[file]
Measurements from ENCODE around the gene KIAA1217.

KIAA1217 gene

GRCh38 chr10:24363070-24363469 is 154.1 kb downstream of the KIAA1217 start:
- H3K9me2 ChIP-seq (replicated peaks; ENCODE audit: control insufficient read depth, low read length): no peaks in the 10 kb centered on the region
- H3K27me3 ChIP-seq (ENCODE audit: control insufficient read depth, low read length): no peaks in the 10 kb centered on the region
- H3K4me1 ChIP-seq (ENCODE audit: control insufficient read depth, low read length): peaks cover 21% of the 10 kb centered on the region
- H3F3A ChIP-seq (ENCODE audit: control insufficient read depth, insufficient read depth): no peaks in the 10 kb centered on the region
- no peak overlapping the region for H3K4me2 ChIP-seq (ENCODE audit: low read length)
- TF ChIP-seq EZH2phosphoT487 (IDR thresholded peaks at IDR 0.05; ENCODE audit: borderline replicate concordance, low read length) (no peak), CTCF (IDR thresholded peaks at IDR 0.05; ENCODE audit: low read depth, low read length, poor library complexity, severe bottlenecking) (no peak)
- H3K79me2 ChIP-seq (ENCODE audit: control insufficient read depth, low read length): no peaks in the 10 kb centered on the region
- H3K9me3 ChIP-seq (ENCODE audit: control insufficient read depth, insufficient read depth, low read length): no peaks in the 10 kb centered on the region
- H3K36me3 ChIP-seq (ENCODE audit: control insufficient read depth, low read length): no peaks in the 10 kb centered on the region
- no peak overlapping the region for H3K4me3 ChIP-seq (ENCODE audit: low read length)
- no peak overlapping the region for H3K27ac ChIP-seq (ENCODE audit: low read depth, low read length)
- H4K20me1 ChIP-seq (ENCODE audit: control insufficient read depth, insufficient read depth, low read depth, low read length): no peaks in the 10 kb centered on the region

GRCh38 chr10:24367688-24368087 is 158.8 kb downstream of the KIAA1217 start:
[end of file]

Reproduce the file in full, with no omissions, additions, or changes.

Measurements from ENCODE around the gene KIAA1217.

KIAA1217 gene

GRCh38 chr10:24363070-24363469 is 154.1 kb downstream of the KIAA1217 start:
- H3K9me2 ChIP-seq (replicated peaks; ENCODE audit: control insufficient read depth, low read length): no peaks in the 10 kb centered on the region
- H3K27me3 ChIP-seq (ENCODE audit: control insufficient read depth, low read length): no peaks in the 10 kb centered on the region
- H3K4me1 ChIP-seq (ENCODE audit: control insufficient read depth, low read length): peaks cover 21% of the 10 kb centered on the region
- H3F3A ChIP-seq (ENCODE audit: control insufficient read depth, insufficient read depth): no peaks in the 10 kb centered on the region
- no peak overlapping the region for H3K4me2 ChIP-seq (ENCODE audit: low read length)
- TF ChIP-seq EZH2phosphoT487 (IDR thresholded peaks at IDR 0.05; ENCODE audit: borderline replicate concordance, low read length) (no peak), CTCF (IDR thresholded peaks at IDR 0.05; ENCODE audit: low read depth, low read length, poor library complexity, severe bottlenecking) (no peak)
- H3K79me2 ChIP-seq (ENCODE audit: control insufficient read depth, low read length): no peaks in the 10 kb centered on the region
- H3K9me3 ChIP-seq (ENCODE audit: control insufficient read depth, insufficient read depth, low read length): no peaks in the 10 kb centered on the region
- H3K36me3 ChIP-seq (ENCODE audit: control insufficient read depth, low read length): no peaks in the 10 kb centered on the region
- no peak overlapping the region for H3K4me3 ChIP-seq (ENCODE audit: low read length)
- no peak overlapping the region for H3K27ac ChIP-seq (ENCODE audit: low read depth, low read length)
- H4K20me1 ChIP-seq (ENCODE audit: control insufficient read depth, insufficient read depth, low read depth, low read length): no peaks in the 10 kb centered on the region

GRCh38 chr10:24367688-24368087 is 158.8 kb downstream of the KIAA1217 start: